In business the knowledge gathered by individuals engaged in discovery is critical to provide context; typically those people are analysts responsible for the organization’s analytics or increasingly are business professionals competent to delve into the discovery process; for either, analytic technology should provide meaningful information in dynamic fashion. Done right, discovery produces intelligence, and analytic tools have improved the usability that enables more people to discover insights using this class of technology. I have already pointed out why conventional business intelligence is failing business; improving on these failings should also be a guide to what we need from discovery technology. With the wide adoption of big data technologies in varying approaches, organizations need to find the right tools to take advantage of it, but adequate data and visual discovery are not currently available in almost one-fifth (19%) of organizations participating in our technology innovation research.

There are four main types of discovery for business analytics: in no particular order, they are event, data, information and visual. Let’s consider each of them and the potential they hold for realizing full value from business analytics and big data investments.

Event Discovery: Enterprise networks now must handle extreme velocity in the streams of events that pass into and through them. If they are processed effectively, discovery through analytics could reveal current bottlenecks and opportunities for improvement or if trended and projected could indicate patterns developing in a negative direction. Processing events in a real-time or right-time manner has evolved from complex event processing into a category of its own, operational intelligence. Our research in this area found that nearly half (45%) organizations consider it very important to analyze business and IT events, and another 44% indicated it is somewhat important. The process of discovery applied to events can take many directions; for example, discovery analytics can immediately notify someone to take action, or the results can be displayed visually to make it easier to identify outliers or trends that should be further analyzed for review. As well, discovering relationships between events is very important to 53 percent of organizations. But the right tools are necessary for success. Our research shows that the large majority (91%) of organizations that use specialized tools for this are satisfied with them, compared to 76 percent that use general-purpose BI tools. The role of event discovery, now being called big data in motion, is changing rapidly as Tony Cosentino has pointed out.

Data Discovery: Enterprise databases contain ever larger volumes of structured data that describe transactions and interactions with their customers, their products and employees, the locations where their business operates and relations with their partners and suppliers. This kind of data is significant and can be sourced from in-house business applications and data warehouses and from software rented in the cloud computing environments, as well as through new investments in big data. From whatever source, having more interactive and data-centric discovery is critical to empower analysts and even data scientists. Data discovery is not new, but it has evolved greatly. Intuitive and flexible a new tools have advanced from the foundation of OLAP to perform data discovery on large volumes of source data and place it into a business model or analyze it while still in its almost original formats. The ability to combine and relate data from Internet sources expands the realm of what is possible to know and act on while expending less time and resources. Many business intelligence suppliers are just beginning to see what is required to meet the needs of today’s analysts compared to the past needs of IT or BI professionals needs to publish reports and dashboards. Our research finds that exploring data underlying analytics in a discovery manner is a critical business analytics need in 37 percent of organizations. Some new big data-oriented analytic tools can do more comprehensive data discovery, and IT departments will have accommodate them to provide what analysts need to do their jobs.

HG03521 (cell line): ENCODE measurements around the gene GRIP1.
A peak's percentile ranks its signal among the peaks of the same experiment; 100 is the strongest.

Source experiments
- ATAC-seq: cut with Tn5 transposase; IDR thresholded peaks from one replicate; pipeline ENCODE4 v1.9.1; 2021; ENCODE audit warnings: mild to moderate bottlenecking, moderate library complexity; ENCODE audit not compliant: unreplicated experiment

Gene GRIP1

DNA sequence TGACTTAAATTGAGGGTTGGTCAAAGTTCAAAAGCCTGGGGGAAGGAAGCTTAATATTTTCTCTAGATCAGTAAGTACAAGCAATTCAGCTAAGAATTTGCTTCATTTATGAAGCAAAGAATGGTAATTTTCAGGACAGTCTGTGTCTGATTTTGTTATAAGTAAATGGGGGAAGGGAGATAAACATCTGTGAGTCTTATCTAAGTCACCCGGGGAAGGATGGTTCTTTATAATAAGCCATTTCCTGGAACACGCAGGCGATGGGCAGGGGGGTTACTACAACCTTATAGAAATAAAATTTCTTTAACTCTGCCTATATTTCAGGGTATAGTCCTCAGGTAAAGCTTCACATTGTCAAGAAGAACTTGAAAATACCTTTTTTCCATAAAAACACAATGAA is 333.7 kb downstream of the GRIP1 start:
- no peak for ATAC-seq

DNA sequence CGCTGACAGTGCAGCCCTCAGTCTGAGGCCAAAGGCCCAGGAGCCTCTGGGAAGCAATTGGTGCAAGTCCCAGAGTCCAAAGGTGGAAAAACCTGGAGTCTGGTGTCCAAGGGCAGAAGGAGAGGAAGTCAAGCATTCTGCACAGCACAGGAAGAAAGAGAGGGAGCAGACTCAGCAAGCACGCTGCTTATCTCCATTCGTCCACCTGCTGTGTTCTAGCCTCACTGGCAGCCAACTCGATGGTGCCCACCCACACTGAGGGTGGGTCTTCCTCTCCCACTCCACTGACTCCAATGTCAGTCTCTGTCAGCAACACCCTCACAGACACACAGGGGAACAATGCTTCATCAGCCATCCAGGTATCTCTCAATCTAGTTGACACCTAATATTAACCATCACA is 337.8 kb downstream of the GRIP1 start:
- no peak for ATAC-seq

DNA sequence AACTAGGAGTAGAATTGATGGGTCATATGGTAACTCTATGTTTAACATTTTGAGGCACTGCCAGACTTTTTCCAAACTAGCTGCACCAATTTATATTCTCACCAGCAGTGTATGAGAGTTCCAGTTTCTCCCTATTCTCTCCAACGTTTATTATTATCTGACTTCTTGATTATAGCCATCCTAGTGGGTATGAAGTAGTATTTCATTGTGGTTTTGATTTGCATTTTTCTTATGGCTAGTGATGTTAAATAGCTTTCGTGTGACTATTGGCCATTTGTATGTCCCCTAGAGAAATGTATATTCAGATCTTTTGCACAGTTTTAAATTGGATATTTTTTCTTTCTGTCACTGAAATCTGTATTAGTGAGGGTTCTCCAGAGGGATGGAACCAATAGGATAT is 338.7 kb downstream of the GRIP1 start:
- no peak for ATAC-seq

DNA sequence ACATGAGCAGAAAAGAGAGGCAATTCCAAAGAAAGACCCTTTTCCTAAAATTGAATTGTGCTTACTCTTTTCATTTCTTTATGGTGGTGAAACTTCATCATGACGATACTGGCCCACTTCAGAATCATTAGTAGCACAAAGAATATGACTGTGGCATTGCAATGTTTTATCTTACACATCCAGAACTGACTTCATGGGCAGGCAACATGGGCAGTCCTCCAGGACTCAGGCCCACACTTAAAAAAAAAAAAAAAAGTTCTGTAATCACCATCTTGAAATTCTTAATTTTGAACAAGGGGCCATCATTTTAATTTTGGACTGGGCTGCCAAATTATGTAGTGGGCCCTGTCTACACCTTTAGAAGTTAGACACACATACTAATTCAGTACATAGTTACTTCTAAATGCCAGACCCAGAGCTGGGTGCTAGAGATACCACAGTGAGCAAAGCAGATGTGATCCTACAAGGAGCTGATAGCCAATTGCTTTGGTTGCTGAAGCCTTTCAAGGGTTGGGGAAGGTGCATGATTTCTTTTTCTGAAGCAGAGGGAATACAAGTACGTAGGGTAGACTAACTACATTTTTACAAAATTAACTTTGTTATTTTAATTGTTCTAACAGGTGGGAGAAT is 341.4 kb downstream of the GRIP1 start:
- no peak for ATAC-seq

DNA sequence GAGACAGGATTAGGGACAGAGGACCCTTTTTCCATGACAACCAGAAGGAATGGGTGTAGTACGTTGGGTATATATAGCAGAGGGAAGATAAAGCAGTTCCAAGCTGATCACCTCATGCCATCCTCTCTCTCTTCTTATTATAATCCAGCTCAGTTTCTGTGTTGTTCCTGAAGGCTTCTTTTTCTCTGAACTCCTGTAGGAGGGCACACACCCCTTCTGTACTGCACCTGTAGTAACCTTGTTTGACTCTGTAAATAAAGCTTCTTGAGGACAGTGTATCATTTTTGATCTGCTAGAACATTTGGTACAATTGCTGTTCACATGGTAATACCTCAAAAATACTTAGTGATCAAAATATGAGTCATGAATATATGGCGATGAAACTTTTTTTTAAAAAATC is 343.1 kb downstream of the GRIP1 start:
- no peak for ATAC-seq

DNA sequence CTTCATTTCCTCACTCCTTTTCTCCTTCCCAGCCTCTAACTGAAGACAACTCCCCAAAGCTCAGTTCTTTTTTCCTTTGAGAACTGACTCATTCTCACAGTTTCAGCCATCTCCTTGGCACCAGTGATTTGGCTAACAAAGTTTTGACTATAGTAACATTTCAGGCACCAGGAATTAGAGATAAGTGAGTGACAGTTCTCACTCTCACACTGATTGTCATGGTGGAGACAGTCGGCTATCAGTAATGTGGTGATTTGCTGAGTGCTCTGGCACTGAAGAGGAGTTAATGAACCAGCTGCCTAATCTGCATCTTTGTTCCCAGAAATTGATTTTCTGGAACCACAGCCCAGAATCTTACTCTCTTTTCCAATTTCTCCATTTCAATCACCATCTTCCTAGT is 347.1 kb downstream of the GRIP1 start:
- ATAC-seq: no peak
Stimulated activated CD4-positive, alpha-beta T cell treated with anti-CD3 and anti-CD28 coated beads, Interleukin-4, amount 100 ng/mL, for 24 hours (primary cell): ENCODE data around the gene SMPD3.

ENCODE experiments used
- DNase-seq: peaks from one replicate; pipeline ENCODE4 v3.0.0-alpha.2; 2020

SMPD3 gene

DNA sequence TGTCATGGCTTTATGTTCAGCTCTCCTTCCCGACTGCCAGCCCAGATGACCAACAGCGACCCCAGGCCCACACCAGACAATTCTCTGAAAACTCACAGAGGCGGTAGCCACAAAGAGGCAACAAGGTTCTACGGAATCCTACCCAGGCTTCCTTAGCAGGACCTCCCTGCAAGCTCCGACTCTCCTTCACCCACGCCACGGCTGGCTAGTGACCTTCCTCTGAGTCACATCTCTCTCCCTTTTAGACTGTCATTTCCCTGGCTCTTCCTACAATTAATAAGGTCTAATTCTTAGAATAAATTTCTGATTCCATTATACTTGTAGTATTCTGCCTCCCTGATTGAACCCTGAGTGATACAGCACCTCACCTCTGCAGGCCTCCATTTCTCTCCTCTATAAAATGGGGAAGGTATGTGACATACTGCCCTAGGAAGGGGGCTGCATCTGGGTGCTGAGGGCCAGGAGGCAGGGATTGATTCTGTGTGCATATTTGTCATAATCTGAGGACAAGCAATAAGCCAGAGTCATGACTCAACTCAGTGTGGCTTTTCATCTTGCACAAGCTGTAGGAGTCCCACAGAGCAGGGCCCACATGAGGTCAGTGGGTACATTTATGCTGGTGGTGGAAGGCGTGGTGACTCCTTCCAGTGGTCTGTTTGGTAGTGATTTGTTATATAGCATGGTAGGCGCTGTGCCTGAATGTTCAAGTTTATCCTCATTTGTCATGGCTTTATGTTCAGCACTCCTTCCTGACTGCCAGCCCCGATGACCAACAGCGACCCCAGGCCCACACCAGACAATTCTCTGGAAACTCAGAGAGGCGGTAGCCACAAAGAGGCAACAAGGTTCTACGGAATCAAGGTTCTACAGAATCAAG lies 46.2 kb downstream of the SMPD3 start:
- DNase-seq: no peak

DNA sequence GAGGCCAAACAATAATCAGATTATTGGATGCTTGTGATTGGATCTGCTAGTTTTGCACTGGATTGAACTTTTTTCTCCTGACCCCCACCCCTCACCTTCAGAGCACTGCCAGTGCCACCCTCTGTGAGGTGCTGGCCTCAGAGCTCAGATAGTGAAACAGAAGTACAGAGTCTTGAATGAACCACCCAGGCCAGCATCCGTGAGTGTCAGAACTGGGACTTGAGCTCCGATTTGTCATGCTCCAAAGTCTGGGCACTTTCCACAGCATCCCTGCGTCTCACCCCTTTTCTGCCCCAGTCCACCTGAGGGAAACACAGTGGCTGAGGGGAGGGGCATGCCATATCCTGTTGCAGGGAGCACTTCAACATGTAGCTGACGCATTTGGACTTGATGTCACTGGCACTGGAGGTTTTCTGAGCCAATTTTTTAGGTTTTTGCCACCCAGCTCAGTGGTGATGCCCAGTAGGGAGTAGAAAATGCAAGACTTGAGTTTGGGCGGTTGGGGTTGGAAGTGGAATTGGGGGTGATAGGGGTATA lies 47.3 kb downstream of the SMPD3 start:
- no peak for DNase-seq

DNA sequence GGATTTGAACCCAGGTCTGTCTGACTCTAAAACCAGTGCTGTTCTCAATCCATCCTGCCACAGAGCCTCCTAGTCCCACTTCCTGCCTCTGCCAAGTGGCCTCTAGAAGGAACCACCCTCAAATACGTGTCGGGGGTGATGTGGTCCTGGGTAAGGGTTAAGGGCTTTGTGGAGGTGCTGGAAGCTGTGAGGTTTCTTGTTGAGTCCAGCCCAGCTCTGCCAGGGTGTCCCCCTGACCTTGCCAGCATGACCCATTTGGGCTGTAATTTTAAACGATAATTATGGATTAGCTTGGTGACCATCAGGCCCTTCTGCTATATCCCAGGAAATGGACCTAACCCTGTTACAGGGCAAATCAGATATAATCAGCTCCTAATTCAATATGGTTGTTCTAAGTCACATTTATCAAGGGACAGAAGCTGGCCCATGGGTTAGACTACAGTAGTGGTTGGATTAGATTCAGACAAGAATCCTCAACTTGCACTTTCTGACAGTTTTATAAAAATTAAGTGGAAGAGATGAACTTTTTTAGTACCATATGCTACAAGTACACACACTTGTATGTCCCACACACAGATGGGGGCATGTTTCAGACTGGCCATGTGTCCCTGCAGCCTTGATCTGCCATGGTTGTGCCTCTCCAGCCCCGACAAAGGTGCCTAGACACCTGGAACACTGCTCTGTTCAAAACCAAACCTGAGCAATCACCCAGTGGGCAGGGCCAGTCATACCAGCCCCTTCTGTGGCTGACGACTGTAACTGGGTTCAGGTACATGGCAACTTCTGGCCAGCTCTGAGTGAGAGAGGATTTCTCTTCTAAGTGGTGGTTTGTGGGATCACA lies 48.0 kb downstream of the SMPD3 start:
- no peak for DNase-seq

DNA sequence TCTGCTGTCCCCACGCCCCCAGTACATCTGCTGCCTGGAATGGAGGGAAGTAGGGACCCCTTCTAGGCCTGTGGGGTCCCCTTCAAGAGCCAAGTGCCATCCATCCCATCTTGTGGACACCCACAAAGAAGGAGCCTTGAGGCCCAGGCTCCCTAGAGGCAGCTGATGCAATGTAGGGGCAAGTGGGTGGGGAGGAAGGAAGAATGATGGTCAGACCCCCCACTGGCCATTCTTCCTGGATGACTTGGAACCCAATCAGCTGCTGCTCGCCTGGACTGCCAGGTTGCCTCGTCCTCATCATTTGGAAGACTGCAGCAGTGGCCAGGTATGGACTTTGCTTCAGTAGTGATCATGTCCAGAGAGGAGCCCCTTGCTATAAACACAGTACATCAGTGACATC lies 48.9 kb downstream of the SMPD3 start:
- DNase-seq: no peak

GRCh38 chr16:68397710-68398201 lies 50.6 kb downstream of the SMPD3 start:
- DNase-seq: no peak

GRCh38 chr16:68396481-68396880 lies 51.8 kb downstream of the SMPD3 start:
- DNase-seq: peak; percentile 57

Information Discovery: Organizations now must handle a broader variety of information than ever before, including documents and semi-structured content whose data is not contained in a database. This wealth of information provides an opportunity to increase business understanding, but users need to access and integrate it for a range of tasks such as fraud, risk and compliance; process improvement; and reporting and analytics. This information can also be combined with data from databases to provide a comprehensive foundation for applying discovery processes. Our research shows that content is the second-most important type of data in 59 percent of organizations, right after customer data (71%). We believe that information optimization is a key benefit of big data and information management investments, but as I have pointed out it requires flexible technology to utilize all this information. Information discovery was once left to very expensive technology and specialized resources, and hence was beyond the reach of many organizations. Now many vendors offer tools that can perform content analytics to discover key information in proprietary formats and harvest it for business operations. The new generation of tools also provides the ability to define templates and placement for information to be integrated without the work of developers; it can analyze the layouts of documents and process their contents on an automated basis.